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Walking and Cycling in Provence

Provence conjures images of dazzling azure skies, ordered olive groves bathed in sunshine and stone cottages with painted shutters. Inland, it’s a place that promises to realise dreams of a relaxed lifestyle, while the glamorous coast draws the stylish and well-heeled in their dozens. The beaches of the Côte d’Azur are nothing short of legendary, their sweeping sands sloping gently into the cool Mediterranean, where tanned figures sip Champagne on yachts.

But the coast deserves to be recognised for more than its fashionable resorts; orange-roofed buildings cluster along the shoreline, rocky outcrops break up the sands, and its cities hold historic appeal. Marseille is an ancient charm, founded by the Greeks and now a vibrant, cosmopolitan location, while Roman Fréjus is famous for receiving Marc Antony’s defeated fleet. Inland, it’s an entirely different story. Stone buildings crouch among lavender fields that extend to the horizon, vineyards adorn the gently rolling hills, and in the northeast, the land rises higher to become the domain of mouflon and chamois. There’s an altogether more leisurely pace, where the sleepy villages seem caught in time.

Walking and cycling through Provence provides a remarkable and rewarding experience thanks to the region’s varied terrain and cultural diversity.

Walking in Provence

Lazy days among picture-postcard surroundings is the way of life in Provence, a destination best discovered at a languid pace with frequent stops to admire the views. With quaint plazas and magnificent medieval structures, fields of lavender and friendly locals engaged in games of pétanque, the region's sights and scenery, stretching from the River Rhône to the borders of Italy, is best explored on foot.

Picture-perfect scenes

Walking Holidays in Provence
Walking Holidays in Provence

Whether hiking to the summit of mountain peaks or taking leisurely strolls through Provençal countryside that inspired such artists like Van Gogh and Matisse, the vistas across this popular region are truly captivating. An array of walking trails – ranging from the easy to the advanced – provide the opportunity to follow in the footsteps of these great artists, even travelling into St Remy where Van Gogh created a series of renowned masterpieces. The region has held a compelling magnetism for painters, poets, and writers for centuries, and on a walking holiday in Provence's countryside, with its scattering of villages and towns, it’s easy to see why.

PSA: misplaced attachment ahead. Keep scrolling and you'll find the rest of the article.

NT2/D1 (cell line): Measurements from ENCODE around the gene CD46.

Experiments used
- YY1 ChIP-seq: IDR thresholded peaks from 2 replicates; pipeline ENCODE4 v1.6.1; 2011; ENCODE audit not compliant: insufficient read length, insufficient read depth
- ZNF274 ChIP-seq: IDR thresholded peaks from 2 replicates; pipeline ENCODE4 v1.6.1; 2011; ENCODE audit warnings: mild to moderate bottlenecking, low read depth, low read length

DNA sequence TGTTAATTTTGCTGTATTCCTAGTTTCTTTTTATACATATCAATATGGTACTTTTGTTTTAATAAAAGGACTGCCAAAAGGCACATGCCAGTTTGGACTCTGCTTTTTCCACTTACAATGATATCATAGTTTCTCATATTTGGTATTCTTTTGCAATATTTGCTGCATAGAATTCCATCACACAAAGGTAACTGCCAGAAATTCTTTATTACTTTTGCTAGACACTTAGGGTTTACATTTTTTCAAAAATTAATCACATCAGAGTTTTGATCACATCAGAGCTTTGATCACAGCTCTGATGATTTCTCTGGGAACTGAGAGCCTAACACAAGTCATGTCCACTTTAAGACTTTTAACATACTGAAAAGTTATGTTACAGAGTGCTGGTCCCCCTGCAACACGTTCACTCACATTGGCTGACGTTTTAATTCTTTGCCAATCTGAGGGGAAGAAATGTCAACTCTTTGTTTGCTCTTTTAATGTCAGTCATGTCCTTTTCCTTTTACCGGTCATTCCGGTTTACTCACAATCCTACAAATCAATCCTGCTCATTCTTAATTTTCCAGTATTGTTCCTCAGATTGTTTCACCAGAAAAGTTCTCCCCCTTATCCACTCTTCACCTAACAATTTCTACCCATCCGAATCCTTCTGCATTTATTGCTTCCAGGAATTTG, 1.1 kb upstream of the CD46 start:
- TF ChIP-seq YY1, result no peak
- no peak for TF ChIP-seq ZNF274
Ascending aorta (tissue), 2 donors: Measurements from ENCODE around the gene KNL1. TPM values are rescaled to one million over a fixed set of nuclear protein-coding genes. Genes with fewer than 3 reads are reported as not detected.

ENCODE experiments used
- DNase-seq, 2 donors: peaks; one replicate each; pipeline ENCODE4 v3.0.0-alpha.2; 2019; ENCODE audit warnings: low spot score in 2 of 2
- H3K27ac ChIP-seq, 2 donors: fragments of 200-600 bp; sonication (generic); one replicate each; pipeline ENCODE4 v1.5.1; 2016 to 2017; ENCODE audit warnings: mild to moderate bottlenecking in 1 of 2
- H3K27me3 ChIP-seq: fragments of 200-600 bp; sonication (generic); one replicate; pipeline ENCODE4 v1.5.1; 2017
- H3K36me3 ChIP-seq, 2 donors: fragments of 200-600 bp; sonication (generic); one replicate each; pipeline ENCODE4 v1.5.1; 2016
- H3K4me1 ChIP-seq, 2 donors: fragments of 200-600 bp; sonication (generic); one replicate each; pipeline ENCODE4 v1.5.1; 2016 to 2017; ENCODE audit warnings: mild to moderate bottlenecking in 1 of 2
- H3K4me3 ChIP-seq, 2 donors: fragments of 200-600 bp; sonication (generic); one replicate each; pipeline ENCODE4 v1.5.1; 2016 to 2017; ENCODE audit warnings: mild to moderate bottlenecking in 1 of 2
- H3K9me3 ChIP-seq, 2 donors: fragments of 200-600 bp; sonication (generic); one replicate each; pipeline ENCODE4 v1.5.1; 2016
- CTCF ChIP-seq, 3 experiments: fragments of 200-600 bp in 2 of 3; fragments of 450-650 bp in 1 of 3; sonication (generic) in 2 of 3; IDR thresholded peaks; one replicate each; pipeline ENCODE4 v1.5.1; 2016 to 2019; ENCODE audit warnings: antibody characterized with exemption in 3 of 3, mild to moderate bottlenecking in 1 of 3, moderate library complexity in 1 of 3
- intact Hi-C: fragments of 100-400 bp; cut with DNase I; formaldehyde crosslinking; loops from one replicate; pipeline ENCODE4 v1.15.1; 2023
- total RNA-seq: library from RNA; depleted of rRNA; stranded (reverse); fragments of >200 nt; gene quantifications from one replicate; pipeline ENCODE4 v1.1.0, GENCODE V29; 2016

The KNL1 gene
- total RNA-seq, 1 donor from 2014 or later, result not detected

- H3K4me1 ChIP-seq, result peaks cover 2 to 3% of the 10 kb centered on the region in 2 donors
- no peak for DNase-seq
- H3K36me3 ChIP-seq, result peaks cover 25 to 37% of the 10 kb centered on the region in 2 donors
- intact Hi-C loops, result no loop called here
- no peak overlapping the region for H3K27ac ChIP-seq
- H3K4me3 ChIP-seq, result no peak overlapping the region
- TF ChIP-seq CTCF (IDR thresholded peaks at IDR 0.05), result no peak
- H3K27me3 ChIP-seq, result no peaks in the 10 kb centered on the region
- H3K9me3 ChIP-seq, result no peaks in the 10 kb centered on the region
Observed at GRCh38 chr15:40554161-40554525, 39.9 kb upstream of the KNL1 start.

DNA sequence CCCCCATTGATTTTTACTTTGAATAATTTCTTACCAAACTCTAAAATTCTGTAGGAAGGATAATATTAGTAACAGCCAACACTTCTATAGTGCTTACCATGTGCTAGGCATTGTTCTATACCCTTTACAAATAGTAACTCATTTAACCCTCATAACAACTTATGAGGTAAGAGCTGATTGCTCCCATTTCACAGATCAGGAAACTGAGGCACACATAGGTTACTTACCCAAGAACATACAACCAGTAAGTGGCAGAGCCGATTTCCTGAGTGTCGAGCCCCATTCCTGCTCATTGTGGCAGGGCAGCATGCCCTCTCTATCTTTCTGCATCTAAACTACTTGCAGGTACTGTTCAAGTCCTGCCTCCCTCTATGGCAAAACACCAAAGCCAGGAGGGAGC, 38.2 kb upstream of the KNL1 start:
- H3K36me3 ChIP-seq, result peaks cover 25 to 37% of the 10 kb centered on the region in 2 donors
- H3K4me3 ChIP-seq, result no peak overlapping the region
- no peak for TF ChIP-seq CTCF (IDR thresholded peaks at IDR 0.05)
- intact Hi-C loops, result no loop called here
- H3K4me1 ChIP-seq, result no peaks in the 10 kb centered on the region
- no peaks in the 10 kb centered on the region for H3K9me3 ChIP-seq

From country to coast

While images of colourful flower fields and sleepy towns are iconic scenes here, heading away from the country towards the Mediterranean coast and the Cote d’Azur presents a whole new perspective of southern France. Lively harbour towns and rugged coastlines mingle with medieval villages and pristine beaches to transport visitors to what feels like an alternate France, while bars and restaurants serve tempting snacks to sustain gentle walks along the Provençal coast. From bustling Marseilles and St Tropez to demure Aix-en-Provence and the peaks of the Luberon mountains, discovering Provence on a walking holiday is relaxed and idyllic.

Cycling in Provence

Discovering the hidden charms of Provence on a cycling holiday is one of the best ways to envelope yourself in its landscapes and culture. The array of cycle routes caters to all abilities, and the region’s diversity can’t fail to intrigue; from glorious countryside to bustling town centres, hillside ascents to flat provincial roads, taking to the saddle is a fantastic way to enjoy Provence's delights.

Town by town

Cycling Holidays in Provence
Cycling Holidays in Provence

Covering such a wide area and varied landscapes, there’s little surprise that Provence provides a rich selection of towns and villages, each with a distinctive personality to those who call it home. Cycling from town to town provides the perfect means of uncovering the history of southern France and meeting the people that embody its way of life. Historic Beaucaire, for example, retains links to its Roman past and a 12th-century medieval castle, while the equally impressive attractions of Tarascon on the other side of the River Rhône hark back to periods of grandeur in the region.

Luberon climbs

Sleepy medieval villages and colourful fields of lavender are, of course, just part of the Provençal appeal. The peaks of the Luberon mountains offer challenging yet rewarding cycling, with majestic vistas across picturesque fruit orchards and vineyards. Perched high up in the hilltops are several enchanting communes such as Gordes, one of the most beautiful villages in France, dominated by an imposing castle and church. Nearby Roussillon, meanwhile, is a colourful town of rich ochre hues drawn from the adjacent quarry.

A cycling holiday in Provence allows visitors to explore its many contrasting attractions. With so much to see and do, exploring the region by bike is certain to prove unforgettable.